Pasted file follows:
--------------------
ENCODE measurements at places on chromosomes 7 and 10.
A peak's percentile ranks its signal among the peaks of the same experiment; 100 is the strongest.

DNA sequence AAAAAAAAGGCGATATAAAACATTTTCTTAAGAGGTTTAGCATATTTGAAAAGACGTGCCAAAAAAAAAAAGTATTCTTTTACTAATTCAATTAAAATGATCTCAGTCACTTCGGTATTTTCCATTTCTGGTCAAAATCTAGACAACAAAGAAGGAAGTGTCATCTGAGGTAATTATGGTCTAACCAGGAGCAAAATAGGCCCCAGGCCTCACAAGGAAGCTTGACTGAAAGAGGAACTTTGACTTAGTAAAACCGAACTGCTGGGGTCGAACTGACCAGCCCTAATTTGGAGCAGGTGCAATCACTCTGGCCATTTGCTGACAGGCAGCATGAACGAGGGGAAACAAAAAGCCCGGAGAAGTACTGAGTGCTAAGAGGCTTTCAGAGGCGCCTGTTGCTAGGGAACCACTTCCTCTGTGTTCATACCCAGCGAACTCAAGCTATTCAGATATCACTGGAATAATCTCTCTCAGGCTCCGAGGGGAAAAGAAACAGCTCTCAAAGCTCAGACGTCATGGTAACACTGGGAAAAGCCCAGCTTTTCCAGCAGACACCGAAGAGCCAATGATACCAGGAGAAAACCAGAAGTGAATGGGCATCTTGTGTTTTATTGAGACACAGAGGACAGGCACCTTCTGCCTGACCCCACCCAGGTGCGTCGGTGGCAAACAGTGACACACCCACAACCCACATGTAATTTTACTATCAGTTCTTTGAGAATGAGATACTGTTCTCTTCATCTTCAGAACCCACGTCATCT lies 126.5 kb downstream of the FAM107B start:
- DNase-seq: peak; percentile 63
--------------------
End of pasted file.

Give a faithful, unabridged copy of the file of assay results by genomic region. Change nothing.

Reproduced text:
ENCODE measurements at places on chromosomes 7 and 10.
A peak's percentile ranks its signal among the peaks of the same experiment; 100 is the strongest.

DNA sequence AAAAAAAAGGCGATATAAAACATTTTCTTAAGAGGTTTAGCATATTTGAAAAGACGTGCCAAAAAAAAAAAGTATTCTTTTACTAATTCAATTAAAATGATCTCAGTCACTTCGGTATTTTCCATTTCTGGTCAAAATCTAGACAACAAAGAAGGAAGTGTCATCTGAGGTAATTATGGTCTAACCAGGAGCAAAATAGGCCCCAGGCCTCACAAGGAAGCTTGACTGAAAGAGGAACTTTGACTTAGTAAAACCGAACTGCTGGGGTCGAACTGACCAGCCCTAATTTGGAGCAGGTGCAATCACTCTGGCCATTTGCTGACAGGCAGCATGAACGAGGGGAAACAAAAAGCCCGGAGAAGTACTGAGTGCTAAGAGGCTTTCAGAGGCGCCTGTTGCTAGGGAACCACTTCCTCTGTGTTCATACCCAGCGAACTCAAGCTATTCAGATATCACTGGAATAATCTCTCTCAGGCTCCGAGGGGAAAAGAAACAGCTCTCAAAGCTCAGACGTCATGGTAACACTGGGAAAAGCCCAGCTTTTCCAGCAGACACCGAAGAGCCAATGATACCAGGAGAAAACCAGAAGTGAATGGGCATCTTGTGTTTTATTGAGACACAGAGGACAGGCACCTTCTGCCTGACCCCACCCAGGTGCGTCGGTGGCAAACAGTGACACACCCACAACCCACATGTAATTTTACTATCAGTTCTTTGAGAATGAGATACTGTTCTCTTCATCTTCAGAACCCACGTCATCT lies 126.5 kb downstream of the FAM107B start:
- DNase-seq: peak; percentile 63